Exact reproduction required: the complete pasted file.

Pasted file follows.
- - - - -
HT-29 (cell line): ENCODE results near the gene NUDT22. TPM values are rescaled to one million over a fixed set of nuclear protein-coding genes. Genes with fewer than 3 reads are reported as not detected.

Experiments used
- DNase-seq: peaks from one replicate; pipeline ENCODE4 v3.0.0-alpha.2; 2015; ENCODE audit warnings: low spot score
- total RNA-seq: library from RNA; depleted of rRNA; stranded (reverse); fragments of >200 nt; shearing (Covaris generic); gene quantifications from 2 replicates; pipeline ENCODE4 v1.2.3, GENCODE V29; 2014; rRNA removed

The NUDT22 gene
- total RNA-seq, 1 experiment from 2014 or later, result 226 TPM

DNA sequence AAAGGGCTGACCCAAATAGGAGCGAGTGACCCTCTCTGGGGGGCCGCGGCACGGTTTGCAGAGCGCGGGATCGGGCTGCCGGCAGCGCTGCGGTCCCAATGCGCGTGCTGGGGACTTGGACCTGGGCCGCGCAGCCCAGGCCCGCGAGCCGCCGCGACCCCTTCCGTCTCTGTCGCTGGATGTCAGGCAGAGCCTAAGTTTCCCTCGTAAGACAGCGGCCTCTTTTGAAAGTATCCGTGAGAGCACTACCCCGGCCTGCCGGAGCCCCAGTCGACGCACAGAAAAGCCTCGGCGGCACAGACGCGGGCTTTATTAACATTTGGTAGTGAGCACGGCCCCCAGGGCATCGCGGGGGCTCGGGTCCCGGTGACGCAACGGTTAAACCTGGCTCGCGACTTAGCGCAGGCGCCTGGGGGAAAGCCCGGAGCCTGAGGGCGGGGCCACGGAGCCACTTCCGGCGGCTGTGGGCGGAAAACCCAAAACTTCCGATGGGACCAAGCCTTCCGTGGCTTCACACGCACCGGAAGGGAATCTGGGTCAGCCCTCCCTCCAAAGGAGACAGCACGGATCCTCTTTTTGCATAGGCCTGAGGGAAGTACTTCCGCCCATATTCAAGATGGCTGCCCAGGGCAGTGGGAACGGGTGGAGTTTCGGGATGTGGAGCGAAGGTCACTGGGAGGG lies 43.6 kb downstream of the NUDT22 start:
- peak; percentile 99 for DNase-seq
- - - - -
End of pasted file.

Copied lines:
HT-29 (cell line): ENCODE results near the gene NUDT22. TPM values are rescaled to one million over a fixed set of nuclear protein-coding genes. Genes with fewer than 3 reads are reported as not detected.

Experiments used
- DNase-seq: peaks from one replicate; pipeline ENCODE4 v3.0.0-alpha.2; 2015; ENCODE audit warnings: low spot score
- total RNA-seq: library from RNA; depleted of rRNA; stranded (reverse); fragments of >200 nt; shearing (Covaris generic); gene quantifications from 2 replicates; pipeline ENCODE4 v1.2.3, GENCODE V29; 2014; rRNA removed

The NUDT22 gene
- total RNA-seq, 1 experiment from 2014 or later, result 226 TPM

DNA sequence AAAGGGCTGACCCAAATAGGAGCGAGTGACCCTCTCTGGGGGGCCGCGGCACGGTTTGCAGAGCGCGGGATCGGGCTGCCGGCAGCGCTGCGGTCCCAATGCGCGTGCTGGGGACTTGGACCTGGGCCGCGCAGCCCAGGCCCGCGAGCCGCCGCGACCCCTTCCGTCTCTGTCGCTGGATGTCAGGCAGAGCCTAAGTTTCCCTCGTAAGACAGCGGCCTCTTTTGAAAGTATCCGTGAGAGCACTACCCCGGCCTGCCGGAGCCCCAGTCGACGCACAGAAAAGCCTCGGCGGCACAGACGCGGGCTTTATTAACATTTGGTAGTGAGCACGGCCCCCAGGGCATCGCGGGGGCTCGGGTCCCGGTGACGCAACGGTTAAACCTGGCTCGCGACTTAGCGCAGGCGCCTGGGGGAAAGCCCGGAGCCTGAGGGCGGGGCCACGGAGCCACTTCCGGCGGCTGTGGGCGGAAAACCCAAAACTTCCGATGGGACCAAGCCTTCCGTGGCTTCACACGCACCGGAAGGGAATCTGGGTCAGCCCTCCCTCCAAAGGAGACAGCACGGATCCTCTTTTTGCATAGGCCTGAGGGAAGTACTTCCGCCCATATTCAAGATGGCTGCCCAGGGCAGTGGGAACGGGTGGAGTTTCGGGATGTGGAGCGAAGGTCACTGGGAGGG lies 43.6 kb downstream of the NUDT22 start:
- peak; percentile 99 for DNase-seq